Bass action can’t affect the tone directly, but it is done indirectly – by playing on a too-high-action-for-me bass or by lowering the action too much.

Playing on bass with high action, which is actually too high for you, can affect the overall sound – you won’t be able to press the strings down properly, and you’ll hear the buzz. 

If you are a beginner, your ‘tolerance’ is a bit lower, and you’ll struggle with pressing strings on a specific height, while other, more experienced bassists won’t have that problem because their tolerance is higher as they’ve developed muscle strength. 

On the other hand, lowering the action too much doesn’t allow the strings to vibrate freely as they keep on hitting frets, so you’ll hear some fret buzzing. 

You can avoid this by raising the action just a little bit to make more room for strings to vibrate.

How Do You Set The Action On A Bass?

After adjusting the truss rod, measure the 12th-fret lower E string action with a graduated ruler, and raise or lower the action by making some adjustments on the saddle and nut.

Once you measure, choose whether it is suitable for you to raise or lower the action. The choice is based on your personal preferences. 

For example, if you want your instrument to be easier to play, then lower the action. If you can’t stand the fret buzz while playing, raise the action.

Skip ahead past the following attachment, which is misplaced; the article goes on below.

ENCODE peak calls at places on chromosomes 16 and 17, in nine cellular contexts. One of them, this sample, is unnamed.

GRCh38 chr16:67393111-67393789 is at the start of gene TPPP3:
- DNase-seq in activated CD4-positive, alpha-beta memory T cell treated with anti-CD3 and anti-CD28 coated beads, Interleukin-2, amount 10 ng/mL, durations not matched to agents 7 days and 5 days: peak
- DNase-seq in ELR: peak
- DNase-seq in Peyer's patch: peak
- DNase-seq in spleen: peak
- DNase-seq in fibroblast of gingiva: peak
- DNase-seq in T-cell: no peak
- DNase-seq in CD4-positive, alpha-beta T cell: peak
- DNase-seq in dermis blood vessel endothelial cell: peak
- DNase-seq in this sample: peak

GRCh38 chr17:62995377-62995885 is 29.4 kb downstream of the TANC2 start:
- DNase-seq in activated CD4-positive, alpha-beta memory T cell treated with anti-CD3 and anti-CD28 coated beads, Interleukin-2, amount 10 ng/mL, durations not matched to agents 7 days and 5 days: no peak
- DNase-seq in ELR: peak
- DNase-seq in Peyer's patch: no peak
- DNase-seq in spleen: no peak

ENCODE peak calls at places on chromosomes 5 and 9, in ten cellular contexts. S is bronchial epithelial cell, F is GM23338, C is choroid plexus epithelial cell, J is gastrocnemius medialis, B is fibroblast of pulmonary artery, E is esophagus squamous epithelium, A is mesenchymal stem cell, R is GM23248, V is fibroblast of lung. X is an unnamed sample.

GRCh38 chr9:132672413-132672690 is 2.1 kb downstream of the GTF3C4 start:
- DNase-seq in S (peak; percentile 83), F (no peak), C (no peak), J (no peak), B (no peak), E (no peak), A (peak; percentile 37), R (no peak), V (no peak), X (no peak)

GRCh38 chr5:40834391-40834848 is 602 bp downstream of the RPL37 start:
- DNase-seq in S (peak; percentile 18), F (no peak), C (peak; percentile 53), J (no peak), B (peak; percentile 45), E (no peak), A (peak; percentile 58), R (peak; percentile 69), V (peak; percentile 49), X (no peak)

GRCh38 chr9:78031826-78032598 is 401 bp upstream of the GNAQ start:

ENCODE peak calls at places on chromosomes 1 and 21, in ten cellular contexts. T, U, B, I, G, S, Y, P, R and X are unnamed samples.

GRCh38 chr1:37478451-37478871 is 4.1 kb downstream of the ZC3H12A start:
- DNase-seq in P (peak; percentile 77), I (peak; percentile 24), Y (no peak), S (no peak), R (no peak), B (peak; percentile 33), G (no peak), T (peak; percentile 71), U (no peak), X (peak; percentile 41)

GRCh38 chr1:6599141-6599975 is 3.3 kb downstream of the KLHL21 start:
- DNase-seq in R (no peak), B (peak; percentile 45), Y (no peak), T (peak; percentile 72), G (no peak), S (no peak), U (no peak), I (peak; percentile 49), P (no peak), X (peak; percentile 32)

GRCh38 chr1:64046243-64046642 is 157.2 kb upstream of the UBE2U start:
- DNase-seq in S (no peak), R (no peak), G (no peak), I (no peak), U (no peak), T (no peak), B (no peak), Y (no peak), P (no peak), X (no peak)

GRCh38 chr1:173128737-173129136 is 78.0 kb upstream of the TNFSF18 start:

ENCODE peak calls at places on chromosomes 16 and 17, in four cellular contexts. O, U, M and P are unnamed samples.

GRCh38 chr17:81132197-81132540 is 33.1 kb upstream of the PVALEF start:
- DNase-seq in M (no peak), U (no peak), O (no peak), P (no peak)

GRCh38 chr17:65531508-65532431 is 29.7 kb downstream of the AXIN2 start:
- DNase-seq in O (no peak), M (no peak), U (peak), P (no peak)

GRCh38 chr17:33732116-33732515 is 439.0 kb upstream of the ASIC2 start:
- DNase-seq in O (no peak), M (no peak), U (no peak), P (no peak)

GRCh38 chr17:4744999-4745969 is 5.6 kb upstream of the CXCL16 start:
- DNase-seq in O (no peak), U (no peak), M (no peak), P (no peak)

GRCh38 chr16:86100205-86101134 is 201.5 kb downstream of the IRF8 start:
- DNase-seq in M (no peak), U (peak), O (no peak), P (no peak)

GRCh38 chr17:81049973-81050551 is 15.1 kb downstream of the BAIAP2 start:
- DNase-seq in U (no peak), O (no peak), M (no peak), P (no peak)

Choose something in between – not so high for you, and not so low and with buzzing. 

You can find more information about setting up the bass action here – High Vs Low Action String: Which Is Easier To Play & Strum. It includes a video and everything you need to know.


The best action for the bass is not an objective thing – it’s about the players’ preferences. 

If a current action doesn’t express what you actually want and need, that doesn’t mean it won’t express someone else’s needs and desires. 

Listen to your feelings and choose the proper action to make your instrument work for you.

Ifandi S.

About Ifandi S.

Ifandi started Strumming Bars to answer all the questions of a guitarist. As a self-learned guitarist, he remembered how frustrating it was to not find answers to his many questions in the journey. With Strumming Bars, that's no longer the case!